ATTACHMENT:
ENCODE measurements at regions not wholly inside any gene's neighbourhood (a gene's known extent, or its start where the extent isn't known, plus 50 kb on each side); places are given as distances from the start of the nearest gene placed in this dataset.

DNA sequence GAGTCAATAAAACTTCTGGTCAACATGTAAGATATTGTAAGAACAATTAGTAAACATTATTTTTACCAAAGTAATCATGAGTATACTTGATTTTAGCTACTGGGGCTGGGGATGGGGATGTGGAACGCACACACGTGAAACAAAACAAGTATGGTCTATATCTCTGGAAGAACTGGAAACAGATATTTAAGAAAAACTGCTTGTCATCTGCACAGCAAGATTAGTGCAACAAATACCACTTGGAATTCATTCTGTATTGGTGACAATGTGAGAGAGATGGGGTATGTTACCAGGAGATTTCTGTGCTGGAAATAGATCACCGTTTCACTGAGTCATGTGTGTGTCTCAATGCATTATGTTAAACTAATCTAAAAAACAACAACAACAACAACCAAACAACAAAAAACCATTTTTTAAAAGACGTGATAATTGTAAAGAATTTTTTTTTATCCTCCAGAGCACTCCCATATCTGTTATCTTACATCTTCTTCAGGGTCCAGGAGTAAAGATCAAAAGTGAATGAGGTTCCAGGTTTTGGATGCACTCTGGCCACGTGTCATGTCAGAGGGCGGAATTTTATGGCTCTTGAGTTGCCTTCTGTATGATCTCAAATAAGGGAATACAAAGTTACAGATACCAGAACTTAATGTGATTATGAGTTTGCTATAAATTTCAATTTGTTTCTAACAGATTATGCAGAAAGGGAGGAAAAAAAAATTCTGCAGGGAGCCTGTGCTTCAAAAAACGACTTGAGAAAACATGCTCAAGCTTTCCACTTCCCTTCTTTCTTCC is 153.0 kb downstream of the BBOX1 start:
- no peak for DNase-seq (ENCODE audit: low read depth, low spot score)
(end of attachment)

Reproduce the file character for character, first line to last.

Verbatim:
ENCODE measurements at regions not wholly inside any gene's neighbourhood (a gene's known extent, or its start where the extent isn't known, plus 50 kb on each side); places are given as distances from the start of the nearest gene placed in this dataset.

DNA sequence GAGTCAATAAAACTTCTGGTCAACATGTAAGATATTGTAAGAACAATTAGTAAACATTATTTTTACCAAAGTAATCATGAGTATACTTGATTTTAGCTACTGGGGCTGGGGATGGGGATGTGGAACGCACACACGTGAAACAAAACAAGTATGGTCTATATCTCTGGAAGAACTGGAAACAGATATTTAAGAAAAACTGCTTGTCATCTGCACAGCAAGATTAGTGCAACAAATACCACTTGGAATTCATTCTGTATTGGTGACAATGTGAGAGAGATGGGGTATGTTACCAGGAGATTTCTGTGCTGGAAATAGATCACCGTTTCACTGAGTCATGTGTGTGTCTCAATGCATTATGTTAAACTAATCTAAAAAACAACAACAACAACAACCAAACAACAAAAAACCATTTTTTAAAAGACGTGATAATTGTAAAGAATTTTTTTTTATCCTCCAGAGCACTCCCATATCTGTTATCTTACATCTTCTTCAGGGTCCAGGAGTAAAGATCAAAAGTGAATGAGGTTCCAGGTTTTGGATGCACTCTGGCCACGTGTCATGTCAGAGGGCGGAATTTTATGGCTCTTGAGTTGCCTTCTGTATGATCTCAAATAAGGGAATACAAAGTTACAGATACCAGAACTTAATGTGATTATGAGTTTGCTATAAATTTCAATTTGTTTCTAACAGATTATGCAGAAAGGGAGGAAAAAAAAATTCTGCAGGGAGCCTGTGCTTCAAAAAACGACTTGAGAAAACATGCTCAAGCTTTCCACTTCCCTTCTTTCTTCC is 153.0 kb downstream of the BBOX1 start:
- no peak for DNase-seq (ENCODE audit: low read depth, low spot score)